Having done some research recently on collies, I like this.
— James Faghmous , New to Machine Learning? Avoid these three mistakes
— Halsey Bagg, 1920, Archives of Genetics Mono. Vol 43, p.1 (via Rosalind Arden)
The tower and the park
The Arts Tower and Western Bank Library at the University of Sheffield.
"Hurrah then for confusion and mystery in medicine."
A mesmeric physician taking advantage of his female patient. Colour lithograph, 1852
Wellcome Images L0034922
Fancy Pigeon (and English Carrier, top right) Breeds
Easily domesticated, with short generation times and friendly disposition, pigeons have long been ideal for “fancy” breeders - people who wanted to breed an animal based on looks, like the majority of modern dog and cat breeds.
Where the standard carrier pigeon is the simply-colored greyhound of the sky, fancy pigeons are everything from the problem-ridden, overly-droopy modern iteration of the basset hound, to the functional-but-fancy Cardigan Welsh corgi, to the ornamental-but-sound Maltese.
A fancy pigeon show is more like a cat show than a dog show, though. The breeds have largely been derived for their looks, though a few (such as the Maine Coon cat, or the Scandaroon pigeon) served additional purposes at some point in time. The animals are kept in cages, divided by color and type, and are most prized if they’re relaxed with handling, but still the type to “strut” and show off.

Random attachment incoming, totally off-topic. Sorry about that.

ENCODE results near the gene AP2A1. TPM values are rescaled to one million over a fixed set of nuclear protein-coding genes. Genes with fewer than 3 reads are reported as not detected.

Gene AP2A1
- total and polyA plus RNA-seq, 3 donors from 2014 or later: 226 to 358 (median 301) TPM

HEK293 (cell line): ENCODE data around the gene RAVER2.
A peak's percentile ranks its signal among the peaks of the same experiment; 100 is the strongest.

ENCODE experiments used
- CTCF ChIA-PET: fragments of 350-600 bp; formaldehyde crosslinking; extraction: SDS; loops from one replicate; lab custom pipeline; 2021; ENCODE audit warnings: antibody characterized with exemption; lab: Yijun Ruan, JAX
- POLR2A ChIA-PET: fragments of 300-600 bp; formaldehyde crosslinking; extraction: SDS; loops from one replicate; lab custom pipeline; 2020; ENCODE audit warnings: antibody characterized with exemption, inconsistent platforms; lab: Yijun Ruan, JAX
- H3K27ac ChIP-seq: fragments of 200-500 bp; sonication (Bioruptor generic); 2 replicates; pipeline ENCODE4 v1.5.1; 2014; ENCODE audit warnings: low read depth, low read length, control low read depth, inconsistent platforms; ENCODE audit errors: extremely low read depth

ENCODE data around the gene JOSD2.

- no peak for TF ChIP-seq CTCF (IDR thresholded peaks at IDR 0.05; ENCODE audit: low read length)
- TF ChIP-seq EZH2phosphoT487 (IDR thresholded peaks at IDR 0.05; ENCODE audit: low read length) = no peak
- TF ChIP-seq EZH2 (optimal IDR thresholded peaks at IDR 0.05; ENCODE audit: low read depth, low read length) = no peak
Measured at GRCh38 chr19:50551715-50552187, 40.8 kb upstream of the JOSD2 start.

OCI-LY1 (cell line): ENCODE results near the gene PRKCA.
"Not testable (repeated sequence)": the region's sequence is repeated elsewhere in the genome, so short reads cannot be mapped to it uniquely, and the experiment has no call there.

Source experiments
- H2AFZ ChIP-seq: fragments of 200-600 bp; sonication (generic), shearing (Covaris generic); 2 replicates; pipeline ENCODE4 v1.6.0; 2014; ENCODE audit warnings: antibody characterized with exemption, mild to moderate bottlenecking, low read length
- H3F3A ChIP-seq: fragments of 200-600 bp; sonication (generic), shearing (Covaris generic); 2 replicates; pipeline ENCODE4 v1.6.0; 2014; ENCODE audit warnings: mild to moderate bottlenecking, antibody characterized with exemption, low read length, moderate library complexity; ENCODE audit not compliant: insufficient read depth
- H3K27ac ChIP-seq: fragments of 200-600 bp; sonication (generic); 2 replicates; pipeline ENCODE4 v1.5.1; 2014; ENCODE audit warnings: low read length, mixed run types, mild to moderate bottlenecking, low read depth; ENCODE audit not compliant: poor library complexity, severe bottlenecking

Darwin starts Origin with a consideration of pigeons.
The Challenger Reports, Volume XXI, Plate I. The Hexactinellida, Euplectella aspergillum Owen. A glass sponge, popularly known as “Venus’s flower basket.” Collected in the Philippine Islands at a depth of 100 fathoms.
Natural selection of phenotypes cannot in itself produce cumulative change, because phenotypes are extremely temporary manifestations. They are the result of interactions between genotype and environment that produces what we recognize as an individual. Such an individual consists of genotypic information and information recorded since conception. Socrates consisted of the genes his parents gave him, the experiences they and his environment later provided, and the growth a development mediated by numerous meals. For all I know, he may have been very successful in the evolutionary sense of leaving numerous offspring. His phenotype, nevertheless, was utterly destroyed by the hemlock and has never since been duplicated. If the hemlock had not killed him, something else soon would have. So however natural selection may have been acting on Greek phenotypes in the forth century B.C., it did not of itself produce any cumulative effect.
The same argument holds also for genotypes. With Socrates’ death, not only did his phenotype disappear, but also his genotype. […] The loss of Socrates’ genotype is not assuaged by any consideration of how prolifically he may have reproduced. Socrates’ genes may be with us yet, but not his genotype, because meiosis and recombination destroy genotypes as surely as death."